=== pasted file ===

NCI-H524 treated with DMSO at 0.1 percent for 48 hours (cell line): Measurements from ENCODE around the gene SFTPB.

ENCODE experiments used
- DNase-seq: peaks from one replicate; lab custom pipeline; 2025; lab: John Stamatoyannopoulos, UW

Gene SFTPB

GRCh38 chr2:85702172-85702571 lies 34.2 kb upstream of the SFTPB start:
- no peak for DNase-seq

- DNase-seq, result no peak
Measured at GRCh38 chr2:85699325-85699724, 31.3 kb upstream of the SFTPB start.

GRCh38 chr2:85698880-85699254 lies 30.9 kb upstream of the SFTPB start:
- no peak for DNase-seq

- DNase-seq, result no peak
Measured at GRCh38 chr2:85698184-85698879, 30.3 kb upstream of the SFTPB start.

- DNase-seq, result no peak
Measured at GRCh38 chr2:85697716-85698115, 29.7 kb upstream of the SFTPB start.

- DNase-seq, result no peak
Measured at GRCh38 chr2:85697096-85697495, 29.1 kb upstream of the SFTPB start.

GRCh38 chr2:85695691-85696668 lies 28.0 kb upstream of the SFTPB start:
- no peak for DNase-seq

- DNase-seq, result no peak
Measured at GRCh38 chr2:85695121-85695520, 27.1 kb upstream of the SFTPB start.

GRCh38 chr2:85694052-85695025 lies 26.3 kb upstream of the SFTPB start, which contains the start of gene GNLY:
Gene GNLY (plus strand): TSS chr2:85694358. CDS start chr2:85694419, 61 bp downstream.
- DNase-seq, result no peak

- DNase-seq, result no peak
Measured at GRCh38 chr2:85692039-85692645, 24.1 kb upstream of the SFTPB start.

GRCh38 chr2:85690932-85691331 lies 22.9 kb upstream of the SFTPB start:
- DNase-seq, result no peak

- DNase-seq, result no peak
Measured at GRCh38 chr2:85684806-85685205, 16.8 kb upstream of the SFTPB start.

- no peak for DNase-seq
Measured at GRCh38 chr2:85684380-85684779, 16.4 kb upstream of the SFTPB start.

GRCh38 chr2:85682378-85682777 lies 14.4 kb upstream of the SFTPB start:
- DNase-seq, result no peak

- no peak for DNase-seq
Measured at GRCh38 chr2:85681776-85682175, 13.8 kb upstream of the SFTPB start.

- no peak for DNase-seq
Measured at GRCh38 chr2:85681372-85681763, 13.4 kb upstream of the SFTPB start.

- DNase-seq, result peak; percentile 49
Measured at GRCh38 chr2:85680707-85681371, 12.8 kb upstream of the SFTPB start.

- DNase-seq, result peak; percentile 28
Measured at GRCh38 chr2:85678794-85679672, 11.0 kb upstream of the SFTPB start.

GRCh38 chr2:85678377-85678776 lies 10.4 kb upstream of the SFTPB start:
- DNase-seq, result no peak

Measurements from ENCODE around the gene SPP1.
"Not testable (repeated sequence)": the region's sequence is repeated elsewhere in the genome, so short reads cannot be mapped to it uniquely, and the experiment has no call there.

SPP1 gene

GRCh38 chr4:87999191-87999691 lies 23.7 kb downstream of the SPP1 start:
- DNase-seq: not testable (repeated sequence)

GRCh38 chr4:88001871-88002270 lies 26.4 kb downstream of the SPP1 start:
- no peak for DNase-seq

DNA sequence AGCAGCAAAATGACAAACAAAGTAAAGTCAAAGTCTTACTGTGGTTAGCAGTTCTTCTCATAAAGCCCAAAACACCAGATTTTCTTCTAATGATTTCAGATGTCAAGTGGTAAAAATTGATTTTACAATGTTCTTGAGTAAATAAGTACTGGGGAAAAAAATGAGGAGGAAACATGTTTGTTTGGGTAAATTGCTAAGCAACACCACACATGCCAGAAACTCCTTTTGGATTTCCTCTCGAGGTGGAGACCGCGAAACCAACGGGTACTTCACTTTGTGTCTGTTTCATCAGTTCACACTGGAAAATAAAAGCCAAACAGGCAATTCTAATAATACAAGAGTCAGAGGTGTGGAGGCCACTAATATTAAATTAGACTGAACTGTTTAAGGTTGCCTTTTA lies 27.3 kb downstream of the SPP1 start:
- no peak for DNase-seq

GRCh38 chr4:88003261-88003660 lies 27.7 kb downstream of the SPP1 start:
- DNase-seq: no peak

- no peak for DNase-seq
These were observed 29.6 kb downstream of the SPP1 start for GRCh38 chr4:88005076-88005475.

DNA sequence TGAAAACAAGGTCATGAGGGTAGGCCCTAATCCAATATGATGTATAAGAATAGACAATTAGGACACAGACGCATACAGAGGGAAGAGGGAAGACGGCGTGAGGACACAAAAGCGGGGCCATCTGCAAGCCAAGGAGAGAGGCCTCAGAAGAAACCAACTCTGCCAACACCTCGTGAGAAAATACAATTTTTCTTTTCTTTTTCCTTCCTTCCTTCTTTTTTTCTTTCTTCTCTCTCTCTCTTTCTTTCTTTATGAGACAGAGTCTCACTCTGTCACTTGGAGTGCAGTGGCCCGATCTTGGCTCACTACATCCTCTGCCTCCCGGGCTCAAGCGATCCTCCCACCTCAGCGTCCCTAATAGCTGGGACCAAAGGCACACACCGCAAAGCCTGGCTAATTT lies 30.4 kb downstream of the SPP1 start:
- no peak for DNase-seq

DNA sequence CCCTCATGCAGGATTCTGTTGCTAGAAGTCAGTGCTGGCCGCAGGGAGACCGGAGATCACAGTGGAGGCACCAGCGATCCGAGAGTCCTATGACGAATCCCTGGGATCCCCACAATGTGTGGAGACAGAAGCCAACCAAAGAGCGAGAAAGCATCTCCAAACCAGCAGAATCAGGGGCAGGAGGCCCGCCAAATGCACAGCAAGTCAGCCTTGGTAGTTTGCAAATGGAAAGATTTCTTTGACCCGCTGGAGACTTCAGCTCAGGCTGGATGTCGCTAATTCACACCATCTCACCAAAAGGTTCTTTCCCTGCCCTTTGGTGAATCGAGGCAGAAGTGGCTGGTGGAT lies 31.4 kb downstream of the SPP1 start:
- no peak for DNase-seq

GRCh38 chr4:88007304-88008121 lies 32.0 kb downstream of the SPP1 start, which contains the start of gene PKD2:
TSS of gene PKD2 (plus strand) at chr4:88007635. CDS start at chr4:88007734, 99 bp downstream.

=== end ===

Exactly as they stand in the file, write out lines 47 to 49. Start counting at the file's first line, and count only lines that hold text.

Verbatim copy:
GRCh38 chr4:87999191-87999691 lies 23.7 kb downstream of the SPP1 start:
- DNase-seq: not testable (repeated sequence)

GRCh38 chr4:88001871-88002270 lies 26.4 kb downstream of the SPP1 start: